I am originally from Flagstaff, AZ and was a recruited high school football player. I selected the Air Force Academy as I then had the opportunity to obtain a great education and play on some outstanding teams. I decided to make the Air Force a career during my first assignment to Space and Missile Systems Center from 1991-1995. Over my 23-year career, Ive worked in several space operations and acquisition related assignments and am thankful for the exciting journey Ive experienced and the opportunity to contribute along the way.
Colonel, what prompted your desire to become involved in satellite/space systems environs? Are you glad you took that path?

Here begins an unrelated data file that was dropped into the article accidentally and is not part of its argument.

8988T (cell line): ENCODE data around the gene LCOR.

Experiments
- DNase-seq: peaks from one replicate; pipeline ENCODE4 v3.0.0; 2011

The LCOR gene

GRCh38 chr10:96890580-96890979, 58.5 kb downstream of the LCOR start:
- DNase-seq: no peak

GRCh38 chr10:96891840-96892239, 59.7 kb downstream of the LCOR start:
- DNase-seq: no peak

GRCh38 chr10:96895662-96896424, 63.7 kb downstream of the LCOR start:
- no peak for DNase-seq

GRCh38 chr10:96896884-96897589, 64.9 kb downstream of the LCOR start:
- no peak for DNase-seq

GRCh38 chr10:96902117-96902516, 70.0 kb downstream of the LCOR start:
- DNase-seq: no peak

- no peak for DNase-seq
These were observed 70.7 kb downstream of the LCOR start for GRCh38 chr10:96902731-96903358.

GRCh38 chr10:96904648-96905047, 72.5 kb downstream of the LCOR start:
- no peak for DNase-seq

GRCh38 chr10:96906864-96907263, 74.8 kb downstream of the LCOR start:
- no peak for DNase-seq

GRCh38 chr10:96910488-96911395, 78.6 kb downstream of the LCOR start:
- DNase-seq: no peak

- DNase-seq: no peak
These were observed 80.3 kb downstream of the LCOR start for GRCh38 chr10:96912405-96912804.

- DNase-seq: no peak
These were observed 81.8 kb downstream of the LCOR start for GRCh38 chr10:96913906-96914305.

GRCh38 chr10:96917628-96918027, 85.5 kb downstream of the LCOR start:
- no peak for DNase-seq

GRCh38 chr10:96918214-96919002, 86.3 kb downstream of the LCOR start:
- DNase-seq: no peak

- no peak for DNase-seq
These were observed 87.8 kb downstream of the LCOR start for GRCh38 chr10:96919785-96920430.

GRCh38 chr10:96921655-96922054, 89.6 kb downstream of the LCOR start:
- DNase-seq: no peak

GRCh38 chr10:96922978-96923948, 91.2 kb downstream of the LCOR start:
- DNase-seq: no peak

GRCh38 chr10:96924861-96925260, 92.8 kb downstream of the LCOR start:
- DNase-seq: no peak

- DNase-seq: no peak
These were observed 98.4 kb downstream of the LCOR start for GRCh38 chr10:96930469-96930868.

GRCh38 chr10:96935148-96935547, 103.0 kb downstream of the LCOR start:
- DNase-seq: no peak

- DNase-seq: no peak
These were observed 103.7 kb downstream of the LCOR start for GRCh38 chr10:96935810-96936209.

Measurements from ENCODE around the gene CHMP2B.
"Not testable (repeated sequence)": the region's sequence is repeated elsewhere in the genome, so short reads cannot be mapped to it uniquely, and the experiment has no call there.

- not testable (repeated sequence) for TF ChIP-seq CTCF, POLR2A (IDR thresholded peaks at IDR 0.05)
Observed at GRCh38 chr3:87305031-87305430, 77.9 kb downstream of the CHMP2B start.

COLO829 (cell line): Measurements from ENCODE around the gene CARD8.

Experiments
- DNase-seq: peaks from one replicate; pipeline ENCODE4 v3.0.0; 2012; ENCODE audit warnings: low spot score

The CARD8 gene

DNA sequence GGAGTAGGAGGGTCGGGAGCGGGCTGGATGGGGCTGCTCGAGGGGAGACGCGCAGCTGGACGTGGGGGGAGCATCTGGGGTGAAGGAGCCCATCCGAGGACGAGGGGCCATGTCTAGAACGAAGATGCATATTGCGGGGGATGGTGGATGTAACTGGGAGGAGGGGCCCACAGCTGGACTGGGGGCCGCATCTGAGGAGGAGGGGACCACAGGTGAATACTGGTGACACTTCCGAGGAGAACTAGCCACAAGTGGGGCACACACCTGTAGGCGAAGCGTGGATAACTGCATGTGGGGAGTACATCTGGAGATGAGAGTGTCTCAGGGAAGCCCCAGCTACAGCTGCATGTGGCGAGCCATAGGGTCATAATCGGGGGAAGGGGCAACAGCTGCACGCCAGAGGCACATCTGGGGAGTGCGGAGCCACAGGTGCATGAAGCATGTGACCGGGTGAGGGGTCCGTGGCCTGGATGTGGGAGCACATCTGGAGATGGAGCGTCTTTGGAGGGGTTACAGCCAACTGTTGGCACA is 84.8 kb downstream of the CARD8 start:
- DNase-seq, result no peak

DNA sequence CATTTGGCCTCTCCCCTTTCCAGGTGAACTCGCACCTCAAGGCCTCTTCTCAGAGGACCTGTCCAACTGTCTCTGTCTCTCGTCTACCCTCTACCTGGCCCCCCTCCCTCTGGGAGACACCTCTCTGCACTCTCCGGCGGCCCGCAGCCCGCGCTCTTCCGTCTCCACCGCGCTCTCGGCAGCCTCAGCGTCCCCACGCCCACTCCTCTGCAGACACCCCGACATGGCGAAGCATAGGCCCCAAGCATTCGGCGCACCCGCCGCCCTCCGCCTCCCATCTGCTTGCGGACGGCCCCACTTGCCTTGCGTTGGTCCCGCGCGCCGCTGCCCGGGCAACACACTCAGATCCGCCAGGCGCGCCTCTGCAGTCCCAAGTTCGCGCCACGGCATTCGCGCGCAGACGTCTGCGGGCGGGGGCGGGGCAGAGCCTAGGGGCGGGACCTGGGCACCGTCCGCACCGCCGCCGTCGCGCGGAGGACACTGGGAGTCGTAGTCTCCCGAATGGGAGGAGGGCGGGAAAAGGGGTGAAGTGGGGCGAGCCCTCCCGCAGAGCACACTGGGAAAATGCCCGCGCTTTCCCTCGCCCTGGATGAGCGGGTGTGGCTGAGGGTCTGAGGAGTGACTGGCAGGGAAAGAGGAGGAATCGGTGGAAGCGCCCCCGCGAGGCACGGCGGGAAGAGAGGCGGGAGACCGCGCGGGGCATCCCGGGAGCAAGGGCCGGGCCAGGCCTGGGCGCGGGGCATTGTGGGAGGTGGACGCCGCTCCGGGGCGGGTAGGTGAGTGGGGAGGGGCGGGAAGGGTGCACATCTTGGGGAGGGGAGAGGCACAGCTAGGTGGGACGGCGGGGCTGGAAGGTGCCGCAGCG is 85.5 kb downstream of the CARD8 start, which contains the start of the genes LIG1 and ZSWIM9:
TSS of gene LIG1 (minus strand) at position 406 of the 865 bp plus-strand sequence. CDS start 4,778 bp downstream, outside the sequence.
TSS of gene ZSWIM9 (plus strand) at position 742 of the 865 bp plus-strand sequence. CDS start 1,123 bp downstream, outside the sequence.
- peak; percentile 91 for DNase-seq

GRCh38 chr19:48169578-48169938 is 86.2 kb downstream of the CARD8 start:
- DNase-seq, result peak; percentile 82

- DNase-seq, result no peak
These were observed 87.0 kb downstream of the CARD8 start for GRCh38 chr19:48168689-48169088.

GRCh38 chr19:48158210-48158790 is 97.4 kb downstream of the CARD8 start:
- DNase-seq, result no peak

As many young boys, I grew up with a fascination for space. I remember watching Neil Armstrongs first steps on the moon and I used to build and launch model rockets as a Boy Scout. Early in my career, I was thrilled to be assigned to the Space and Missile Systems Center and the Defense Support Program (DSP) Office. DSP Flight-16 was launched aboard the shuttle Atlantis just after I arrived and it was a very exciting time. As a young Captain, I was given an opportunity to lead an important DSP ground processing upgrade program. It proved to be a springboard for my continued pursuits in the space business.
I am truly grateful for every assignment the wonderful friends and coworkers Ive known, the opportunity to mold and shape rising young leaders, the partnership Ive experienced with our space industrial team, and strong support from great bosses whove inspired me at every step.
To become the commander of the Space Based Infrared Systems Wing thats a most important role for our country. How were you selected for this important position? What other commands have you held that have helped you in your current role? What command has been, or are, the most rewarding?